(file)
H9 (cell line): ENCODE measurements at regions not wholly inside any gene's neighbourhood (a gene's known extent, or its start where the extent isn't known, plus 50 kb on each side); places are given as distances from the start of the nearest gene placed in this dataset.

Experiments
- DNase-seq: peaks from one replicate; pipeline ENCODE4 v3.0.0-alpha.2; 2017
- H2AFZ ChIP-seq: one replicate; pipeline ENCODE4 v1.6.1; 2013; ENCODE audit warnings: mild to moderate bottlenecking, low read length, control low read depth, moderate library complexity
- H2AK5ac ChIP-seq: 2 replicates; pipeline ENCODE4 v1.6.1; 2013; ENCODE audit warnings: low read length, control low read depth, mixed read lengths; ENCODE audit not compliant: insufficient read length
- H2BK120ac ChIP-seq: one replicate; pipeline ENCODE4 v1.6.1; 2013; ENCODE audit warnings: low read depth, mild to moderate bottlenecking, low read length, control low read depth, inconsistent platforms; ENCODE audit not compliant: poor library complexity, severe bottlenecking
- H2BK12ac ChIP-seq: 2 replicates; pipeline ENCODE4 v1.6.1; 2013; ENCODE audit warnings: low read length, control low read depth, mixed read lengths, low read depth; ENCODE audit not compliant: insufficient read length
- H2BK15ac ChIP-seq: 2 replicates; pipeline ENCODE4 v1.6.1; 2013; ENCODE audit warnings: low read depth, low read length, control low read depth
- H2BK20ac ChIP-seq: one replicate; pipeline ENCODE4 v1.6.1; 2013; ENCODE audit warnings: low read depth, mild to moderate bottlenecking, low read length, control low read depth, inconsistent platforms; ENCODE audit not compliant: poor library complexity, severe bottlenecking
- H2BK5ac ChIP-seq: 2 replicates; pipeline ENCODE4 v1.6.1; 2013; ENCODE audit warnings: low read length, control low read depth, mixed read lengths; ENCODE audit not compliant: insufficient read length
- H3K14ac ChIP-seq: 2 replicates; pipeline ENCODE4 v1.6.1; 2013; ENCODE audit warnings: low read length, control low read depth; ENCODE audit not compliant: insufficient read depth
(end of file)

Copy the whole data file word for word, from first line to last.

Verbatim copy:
H9 (cell line): ENCODE measurements at regions not wholly inside any gene's neighbourhood (a gene's known extent, or its start where the extent isn't known, plus 50 kb on each side); places are given as distances from the start of the nearest gene placed in this dataset.

Experiments
- DNase-seq: peaks from one replicate; pipeline ENCODE4 v3.0.0-alpha.2; 2017
- H2AFZ ChIP-seq: one replicate; pipeline ENCODE4 v1.6.1; 2013; ENCODE audit warnings: mild to moderate bottlenecking, low read length, control low read depth, moderate library complexity
- H2AK5ac ChIP-seq: 2 replicates; pipeline ENCODE4 v1.6.1; 2013; ENCODE audit warnings: low read length, control low read depth, mixed read lengths; ENCODE audit not compliant: insufficient read length
- H2BK120ac ChIP-seq: one replicate; pipeline ENCODE4 v1.6.1; 2013; ENCODE audit warnings: low read depth, mild to moderate bottlenecking, low read length, control low read depth, inconsistent platforms; ENCODE audit not compliant: poor library complexity, severe bottlenecking
- H2BK12ac ChIP-seq: 2 replicates; pipeline ENCODE4 v1.6.1; 2013; ENCODE audit warnings: low read length, control low read depth, mixed read lengths, low read depth; ENCODE audit not compliant: insufficient read length
- H2BK15ac ChIP-seq: 2 replicates; pipeline ENCODE4 v1.6.1; 2013; ENCODE audit warnings: low read depth, low read length, control low read depth
- H2BK20ac ChIP-seq: one replicate; pipeline ENCODE4 v1.6.1; 2013; ENCODE audit warnings: low read depth, mild to moderate bottlenecking, low read length, control low read depth, inconsistent platforms; ENCODE audit not compliant: poor library complexity, severe bottlenecking
- H2BK5ac ChIP-seq: 2 replicates; pipeline ENCODE4 v1.6.1; 2013; ENCODE audit warnings: low read length, control low read depth, mixed read lengths; ENCODE audit not compliant: insufficient read length
- H3K14ac ChIP-seq: 2 replicates; pipeline ENCODE4 v1.6.1; 2013; ENCODE audit warnings: low read length, control low read depth; ENCODE audit not compliant: insufficient read depth